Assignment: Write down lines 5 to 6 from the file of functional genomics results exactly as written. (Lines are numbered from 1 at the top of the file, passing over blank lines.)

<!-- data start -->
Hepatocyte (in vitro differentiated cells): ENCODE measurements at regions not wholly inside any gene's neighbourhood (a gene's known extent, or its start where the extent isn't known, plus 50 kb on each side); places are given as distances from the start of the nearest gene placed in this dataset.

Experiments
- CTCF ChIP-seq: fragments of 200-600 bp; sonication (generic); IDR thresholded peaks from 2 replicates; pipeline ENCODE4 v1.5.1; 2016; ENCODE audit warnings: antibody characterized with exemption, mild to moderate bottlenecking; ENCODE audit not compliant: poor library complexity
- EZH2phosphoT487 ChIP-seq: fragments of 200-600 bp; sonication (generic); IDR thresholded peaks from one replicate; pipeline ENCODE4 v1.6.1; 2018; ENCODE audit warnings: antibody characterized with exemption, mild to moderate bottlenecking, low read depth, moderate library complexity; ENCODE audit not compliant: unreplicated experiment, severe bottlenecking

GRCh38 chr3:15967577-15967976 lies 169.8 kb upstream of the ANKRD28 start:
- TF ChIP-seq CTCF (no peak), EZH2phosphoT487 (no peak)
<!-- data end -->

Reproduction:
GRCh38 chr3:15967577-15967976 lies 169.8 kb upstream of the ANKRD28 start:
- TF ChIP-seq CTCF (no peak), EZH2phosphoT487 (no peak)